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Functional Abdominal Pain in children

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Functional Abdominal Pain (FAP) is a common pediatric condition characterized by chronic abdominal pain without an identifiable organic or structural cause. It is a diagnosis of exclusion, meaning that other medical conditions with similar symptoms must be ruled out before a diagnosis of FAP is made. Here are key points to understand about Functional Abdominal Pain in children:


  • FAP is defined by recurrent or chronic abdominal pain that occurs at least once per week for at least two months. The pain is typically located in the middle of the abdomen and may be described as dull, crampy, or intermittent.
  • The pain often improves after a bowel movement or passing gas and is not associated with weight loss, blood in the stool, or other alarming symptoms.


  • Diagnosing FAP involves a thorough evaluation by a healthcare provider. This includes a detailed medical history, physical examination, and laboratory tests to rule out other medical conditions, such as gastrointestinal disorders, infections, or inflammatory conditions.
  • Diagnostic tests may include blood tests, stool studies, imaging studies, and sometimes endoscopy or colonoscopy.

Causes and Triggers:

  • The exact cause of FAP is not well understood, but it is believed to involve a complex interplay of factors, including gastrointestinal motility, sensitivity to pain, and psychosocial factors.
  • Stress, anxiety, and emotional factors can play a role in triggering or exacerbating FAP symptoms in some children.


  • The management of Functional Abdominal Pain in children often involves a multidisciplinary approach and may include:
    • Education and reassurance: Providing information to the child and parents about the benign nature of FAP and its chronic, intermittent course.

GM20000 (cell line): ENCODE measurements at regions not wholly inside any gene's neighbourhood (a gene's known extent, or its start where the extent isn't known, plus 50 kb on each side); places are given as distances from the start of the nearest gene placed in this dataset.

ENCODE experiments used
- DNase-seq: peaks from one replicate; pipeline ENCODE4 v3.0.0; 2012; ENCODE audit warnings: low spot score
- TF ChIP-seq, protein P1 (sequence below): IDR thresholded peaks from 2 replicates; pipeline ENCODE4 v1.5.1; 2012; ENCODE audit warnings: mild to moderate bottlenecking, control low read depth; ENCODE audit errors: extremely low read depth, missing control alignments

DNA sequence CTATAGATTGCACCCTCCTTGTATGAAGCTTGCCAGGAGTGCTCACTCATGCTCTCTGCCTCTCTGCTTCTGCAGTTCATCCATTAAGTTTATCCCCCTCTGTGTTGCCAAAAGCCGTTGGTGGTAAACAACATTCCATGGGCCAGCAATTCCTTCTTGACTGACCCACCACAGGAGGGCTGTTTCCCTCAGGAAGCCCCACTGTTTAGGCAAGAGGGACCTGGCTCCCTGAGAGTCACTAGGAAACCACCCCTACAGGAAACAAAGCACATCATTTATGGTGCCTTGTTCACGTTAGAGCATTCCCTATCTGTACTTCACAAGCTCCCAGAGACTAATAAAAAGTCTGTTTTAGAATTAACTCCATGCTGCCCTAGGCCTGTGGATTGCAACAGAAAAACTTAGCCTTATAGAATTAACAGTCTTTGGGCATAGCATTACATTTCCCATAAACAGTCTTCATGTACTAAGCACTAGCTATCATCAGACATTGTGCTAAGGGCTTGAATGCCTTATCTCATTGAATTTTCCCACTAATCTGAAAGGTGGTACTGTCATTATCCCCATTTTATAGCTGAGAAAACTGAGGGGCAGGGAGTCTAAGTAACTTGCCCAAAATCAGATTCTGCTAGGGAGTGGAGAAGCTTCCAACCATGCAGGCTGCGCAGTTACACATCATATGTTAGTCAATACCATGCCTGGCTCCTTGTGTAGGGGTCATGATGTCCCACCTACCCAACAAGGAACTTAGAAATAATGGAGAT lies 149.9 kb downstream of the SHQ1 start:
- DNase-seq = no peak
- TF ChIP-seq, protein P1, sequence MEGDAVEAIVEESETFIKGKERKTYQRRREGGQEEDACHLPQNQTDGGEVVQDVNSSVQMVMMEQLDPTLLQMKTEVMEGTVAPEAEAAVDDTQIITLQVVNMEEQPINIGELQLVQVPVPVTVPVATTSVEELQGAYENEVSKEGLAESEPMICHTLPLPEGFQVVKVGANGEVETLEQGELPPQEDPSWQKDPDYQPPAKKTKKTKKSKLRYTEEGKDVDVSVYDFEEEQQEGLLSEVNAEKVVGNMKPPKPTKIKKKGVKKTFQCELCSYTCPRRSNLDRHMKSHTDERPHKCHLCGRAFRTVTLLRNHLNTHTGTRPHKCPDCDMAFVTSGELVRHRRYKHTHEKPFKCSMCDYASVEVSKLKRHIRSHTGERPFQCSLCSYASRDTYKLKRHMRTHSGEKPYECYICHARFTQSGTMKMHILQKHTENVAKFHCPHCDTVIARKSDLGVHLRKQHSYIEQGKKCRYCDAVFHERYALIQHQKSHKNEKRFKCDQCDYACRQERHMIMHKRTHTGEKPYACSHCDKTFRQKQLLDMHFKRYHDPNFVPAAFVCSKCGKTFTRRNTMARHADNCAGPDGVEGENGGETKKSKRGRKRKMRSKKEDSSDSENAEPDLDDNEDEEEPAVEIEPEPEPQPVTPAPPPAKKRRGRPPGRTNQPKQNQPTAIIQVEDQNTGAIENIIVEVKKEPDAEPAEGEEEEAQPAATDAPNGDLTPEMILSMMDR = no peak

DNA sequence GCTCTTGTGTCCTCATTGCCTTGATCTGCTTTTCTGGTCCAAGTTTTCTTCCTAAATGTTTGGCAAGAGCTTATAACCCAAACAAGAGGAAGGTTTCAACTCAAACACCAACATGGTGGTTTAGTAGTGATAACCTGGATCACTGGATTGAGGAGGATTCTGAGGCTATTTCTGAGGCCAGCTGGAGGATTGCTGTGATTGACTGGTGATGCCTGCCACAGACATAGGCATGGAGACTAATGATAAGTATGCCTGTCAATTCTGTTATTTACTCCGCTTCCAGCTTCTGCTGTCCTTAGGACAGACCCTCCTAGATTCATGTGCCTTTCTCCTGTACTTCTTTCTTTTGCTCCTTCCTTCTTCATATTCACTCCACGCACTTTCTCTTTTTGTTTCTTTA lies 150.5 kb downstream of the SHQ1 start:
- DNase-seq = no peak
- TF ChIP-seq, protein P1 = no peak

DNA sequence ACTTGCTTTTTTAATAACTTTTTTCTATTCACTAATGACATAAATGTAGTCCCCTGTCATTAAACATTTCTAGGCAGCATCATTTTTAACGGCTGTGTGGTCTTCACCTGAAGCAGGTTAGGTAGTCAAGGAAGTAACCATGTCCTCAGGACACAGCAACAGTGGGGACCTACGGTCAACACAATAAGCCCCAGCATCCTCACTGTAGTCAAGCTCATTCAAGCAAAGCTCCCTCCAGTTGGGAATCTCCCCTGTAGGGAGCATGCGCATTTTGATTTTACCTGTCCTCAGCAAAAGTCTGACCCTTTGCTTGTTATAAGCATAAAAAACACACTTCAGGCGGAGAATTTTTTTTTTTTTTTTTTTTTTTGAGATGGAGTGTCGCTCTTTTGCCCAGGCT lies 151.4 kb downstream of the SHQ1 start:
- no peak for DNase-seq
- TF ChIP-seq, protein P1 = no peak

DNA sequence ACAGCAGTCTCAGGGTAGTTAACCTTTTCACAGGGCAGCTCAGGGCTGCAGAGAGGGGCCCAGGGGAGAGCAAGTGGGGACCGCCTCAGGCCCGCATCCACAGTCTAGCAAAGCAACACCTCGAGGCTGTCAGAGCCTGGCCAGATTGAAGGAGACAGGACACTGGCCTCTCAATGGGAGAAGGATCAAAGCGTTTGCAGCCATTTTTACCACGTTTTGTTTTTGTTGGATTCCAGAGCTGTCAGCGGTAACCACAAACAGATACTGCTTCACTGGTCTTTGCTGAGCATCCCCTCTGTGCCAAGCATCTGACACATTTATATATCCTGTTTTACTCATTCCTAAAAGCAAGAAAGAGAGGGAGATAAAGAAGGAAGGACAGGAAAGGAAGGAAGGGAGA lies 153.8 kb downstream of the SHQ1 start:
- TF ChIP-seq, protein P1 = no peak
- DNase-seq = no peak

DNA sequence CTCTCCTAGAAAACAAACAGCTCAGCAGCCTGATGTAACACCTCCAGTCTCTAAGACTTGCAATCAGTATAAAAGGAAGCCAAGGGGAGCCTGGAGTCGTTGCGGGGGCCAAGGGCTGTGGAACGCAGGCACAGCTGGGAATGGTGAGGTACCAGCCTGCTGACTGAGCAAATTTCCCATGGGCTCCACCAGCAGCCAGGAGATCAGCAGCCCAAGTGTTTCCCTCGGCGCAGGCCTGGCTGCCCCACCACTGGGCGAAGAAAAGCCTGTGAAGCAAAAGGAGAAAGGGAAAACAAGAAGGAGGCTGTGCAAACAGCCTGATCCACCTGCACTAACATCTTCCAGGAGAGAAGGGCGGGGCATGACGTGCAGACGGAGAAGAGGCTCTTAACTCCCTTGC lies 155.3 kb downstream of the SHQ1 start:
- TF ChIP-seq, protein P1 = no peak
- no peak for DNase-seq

• Dietary modifications: Identifying and avoiding trigger foods, such as those that may lead to gas or bloating.
    • Psychological interventions: Cognitive-behavioral therapy (CBT) and other psychological therapies can help children manage stress and anxiety that may contribute to FAP symptoms.
    • Medications: In some cases, medications such as antispasmodics or low-dose tricyclic antidepressants may be considered to help manage pain.

Monitoring and Follow-Up:

  • Children with FAP may require ongoing monitoring and follow-up to assess symptom improvement and adjust treatment as needed.
  • The goal of treatment is to improve the child’s quality of life and minimize the impact of abdominal pain on daily activities.

Parental Support:

  • Parents play a crucial role in supporting children with FAP. They should work closely with healthcare providers, follow treatment recommendations, and provide emotional support.
  • Maintaining open communication with the child about their symptoms and feelings is important.

Functional Abdominal Pain in children can be a challenging condition to manage, but with appropriate care, most children experience symptom relief and improved quality of life over time. It’s essential for parents and healthcare providers to work together to address both the physical and emotional aspects of the condition.

The content is provided for informational purposes only and is not intended as medical advice or as a substitute for medical advice of a physician